There is an air of anticipation over the forthcoming visit by Prime Minister Dr Mahathir Mohamad to Thailand later this month, especially in bringing the much-needed progress into the 'deadlocked' southern Thai peace talks.
Expert believed the two-day visit by Mahathir to Bangkok on Oct 24 and 25 was vital in breaking the current stalemate plaguing the current peace talks between the Thai government and Mara Patani.
“Mahathir’s visit will be significant to the progress of the peace talks, which has been in a stalemate,” Srisompob Jitpiromsiri, a longtime analyst to conflicts in southern Thailand, told Bernama recently.
The academician at the Prince of Songkla University (PSU) in Pattani said the bilateral visit by the Malaysian leader would be a significant step for both governments, as they collaborate to solve the problems in southern Thailand.
Srisompob, one of the founders of Deep South Watch (DSW), a non-governmental organisation monitoring the conflict, said he believed Mahathir and his new point man to the peace talks, Abdul Rahim Noor, would bring "new proposals" for Bangkok's consideration.
Abdul Rahim, Malaysia’s former inspector-general of police and new facilitator to the peace talks, is a man with "wide experience in the dialogue process in southern Thai" and is expected to be among Kuala Lumpur's entourage to Bangkok later this month, he said.
Abdul Rahim replaced Ahmad Zamzamin Hashim.
Malaysia has been facilitating the southern Thai peace process since late 2014, arranging several rounds of talks between delegations from the Thai government and MARA Patani.
Thailand, on its part, is also on the verge of appointing a new lead negotiator to replace General Aksara Kerdphol, with former Army Fourth Region commander General Udomchai Thammasarorath set to be officially named to take over the post next week.
One of the "new proposals" under consideration and could be presented during the visit would be the inclusion of new "groups or factions" to MARA Patani, which, if implemented, would make the peace talks more inclusive and substantive than ever before.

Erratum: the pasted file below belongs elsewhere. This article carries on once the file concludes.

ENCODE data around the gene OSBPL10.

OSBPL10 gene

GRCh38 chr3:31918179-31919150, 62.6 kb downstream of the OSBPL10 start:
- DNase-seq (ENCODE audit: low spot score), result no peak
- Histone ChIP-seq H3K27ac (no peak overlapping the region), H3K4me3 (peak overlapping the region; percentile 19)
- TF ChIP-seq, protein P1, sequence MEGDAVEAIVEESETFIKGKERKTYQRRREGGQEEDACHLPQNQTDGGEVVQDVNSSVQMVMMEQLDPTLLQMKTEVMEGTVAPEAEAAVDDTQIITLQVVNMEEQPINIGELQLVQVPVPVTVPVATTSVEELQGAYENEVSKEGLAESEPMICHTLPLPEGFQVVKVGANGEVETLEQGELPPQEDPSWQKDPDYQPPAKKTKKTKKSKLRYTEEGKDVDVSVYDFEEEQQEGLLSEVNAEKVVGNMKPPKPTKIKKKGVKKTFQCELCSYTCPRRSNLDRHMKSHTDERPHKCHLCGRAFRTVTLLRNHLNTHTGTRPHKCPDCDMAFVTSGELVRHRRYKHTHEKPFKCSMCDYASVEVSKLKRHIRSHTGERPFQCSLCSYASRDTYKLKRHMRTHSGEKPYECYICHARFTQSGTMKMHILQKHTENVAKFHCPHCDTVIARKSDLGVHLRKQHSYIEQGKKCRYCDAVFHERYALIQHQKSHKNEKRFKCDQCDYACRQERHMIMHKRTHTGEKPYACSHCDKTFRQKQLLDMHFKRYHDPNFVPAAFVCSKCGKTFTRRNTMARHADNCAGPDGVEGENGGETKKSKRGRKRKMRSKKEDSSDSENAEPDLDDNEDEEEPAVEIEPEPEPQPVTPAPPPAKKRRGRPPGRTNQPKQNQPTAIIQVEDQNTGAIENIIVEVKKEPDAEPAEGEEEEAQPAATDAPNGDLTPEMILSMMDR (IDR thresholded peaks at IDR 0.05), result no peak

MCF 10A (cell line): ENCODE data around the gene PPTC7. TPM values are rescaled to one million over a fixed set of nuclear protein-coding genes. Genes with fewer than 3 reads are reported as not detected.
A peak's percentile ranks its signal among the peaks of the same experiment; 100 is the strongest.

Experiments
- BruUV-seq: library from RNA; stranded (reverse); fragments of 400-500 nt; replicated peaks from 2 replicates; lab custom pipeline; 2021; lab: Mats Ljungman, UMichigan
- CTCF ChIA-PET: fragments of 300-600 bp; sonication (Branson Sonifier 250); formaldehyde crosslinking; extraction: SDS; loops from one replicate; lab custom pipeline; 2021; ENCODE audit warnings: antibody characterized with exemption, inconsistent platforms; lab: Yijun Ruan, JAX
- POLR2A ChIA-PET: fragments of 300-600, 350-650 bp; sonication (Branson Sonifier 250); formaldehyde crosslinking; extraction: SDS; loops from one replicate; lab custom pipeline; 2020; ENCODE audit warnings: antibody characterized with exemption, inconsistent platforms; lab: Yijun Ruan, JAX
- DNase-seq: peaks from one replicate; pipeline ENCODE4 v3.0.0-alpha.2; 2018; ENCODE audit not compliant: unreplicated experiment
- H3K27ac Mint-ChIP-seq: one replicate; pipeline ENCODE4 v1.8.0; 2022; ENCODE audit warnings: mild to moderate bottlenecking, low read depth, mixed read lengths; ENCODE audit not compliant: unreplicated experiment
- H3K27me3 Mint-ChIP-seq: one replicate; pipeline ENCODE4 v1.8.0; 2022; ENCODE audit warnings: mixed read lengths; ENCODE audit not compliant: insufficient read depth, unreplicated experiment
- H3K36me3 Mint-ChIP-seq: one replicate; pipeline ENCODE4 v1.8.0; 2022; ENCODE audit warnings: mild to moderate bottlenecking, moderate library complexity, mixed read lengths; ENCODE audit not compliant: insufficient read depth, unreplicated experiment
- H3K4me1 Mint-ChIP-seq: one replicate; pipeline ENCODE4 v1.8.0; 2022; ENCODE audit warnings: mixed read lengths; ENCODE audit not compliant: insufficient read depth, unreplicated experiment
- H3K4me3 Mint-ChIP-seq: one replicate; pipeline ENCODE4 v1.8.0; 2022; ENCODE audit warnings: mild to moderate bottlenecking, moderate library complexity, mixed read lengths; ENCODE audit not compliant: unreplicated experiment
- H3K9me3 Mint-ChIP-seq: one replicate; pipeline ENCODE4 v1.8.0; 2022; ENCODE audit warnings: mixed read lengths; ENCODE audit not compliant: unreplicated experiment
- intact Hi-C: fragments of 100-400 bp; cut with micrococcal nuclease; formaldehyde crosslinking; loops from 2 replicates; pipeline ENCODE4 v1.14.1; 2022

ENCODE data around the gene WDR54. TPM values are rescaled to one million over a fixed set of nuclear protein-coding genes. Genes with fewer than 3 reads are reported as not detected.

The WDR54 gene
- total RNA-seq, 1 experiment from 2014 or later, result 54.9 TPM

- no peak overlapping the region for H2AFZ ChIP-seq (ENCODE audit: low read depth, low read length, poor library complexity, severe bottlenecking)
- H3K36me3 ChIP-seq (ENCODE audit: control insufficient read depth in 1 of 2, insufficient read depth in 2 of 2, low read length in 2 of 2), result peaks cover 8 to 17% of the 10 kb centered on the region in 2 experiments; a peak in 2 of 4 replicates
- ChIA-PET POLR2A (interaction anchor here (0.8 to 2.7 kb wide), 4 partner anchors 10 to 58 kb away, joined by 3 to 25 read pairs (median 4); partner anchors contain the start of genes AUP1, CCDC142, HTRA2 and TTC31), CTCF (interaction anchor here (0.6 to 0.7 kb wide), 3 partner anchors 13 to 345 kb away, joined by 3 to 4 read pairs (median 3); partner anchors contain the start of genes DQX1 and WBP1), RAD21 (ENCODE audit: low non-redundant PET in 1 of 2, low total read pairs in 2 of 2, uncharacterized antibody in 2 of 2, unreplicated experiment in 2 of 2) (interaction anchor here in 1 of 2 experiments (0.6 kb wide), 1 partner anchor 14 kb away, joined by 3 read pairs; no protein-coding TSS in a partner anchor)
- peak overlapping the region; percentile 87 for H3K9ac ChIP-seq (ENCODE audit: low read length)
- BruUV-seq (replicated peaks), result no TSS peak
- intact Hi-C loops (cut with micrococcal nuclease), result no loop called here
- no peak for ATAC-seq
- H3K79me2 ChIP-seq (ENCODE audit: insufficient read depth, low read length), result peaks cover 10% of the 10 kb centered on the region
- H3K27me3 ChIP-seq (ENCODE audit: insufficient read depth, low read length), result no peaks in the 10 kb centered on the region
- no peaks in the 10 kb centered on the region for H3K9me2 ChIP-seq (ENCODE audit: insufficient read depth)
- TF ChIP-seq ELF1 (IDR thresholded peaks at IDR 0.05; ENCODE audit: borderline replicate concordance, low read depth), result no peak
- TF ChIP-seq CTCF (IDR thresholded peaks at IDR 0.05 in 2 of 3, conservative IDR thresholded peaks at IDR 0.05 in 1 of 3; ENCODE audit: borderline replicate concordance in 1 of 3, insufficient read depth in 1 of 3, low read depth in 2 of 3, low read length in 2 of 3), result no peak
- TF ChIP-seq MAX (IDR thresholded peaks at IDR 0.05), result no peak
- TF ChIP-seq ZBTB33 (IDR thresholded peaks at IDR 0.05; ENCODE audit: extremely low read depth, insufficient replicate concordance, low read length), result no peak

The inclusion of new parties to MARA Patani could potentially include the military wing of Barisan Revolusi Nasional (BRN) and different faction in PULO (Pattani United Liberation Organisation), which were not included during the current peace talks.
The participation of military wing of BRN and PULO in MARA Patani, if true, would be good and positive to the peace talks, said Srisompob, adding that the inclusion of the "new groups" would make the peace process more stable and effective.
The inclusion of BRN's military wing would also be significant to the peace talks as the shadowy but most well-armed and influential group in southern Thailand had been blamed for much of the violence in the deep south.
Its exclusion in the current MARA Patani-led negotiation with the Thai government had been cited as one of prime reason for the talks' snail-pace progress and eventual "stalemate", especially regarding the implementation of the safety zone.
The addition of BRN's military wing and other groups, according to the academician, would also push the peace talks to enter its most important phase - discussing the "core issues" of the conflict, including the group's demand for southern autonomy.
Srisompob said the Thai sides had been trying to evade from discussing the issues, but the “inevitable has come”.
“The issues of southern Thai autonomy or decentralisation as demanded by the groups might be difficult for the Thai side (to discuss).
“It might be a bitter pill for the Thai side to swallow, but it is inevitable (for both sides to discuss),” said Srisompob.
Between 6,500 and 7,000 lives have been lost due to the armed conflict in southern Thailand since 2004, according to DSW, which constantly monitors the conflict.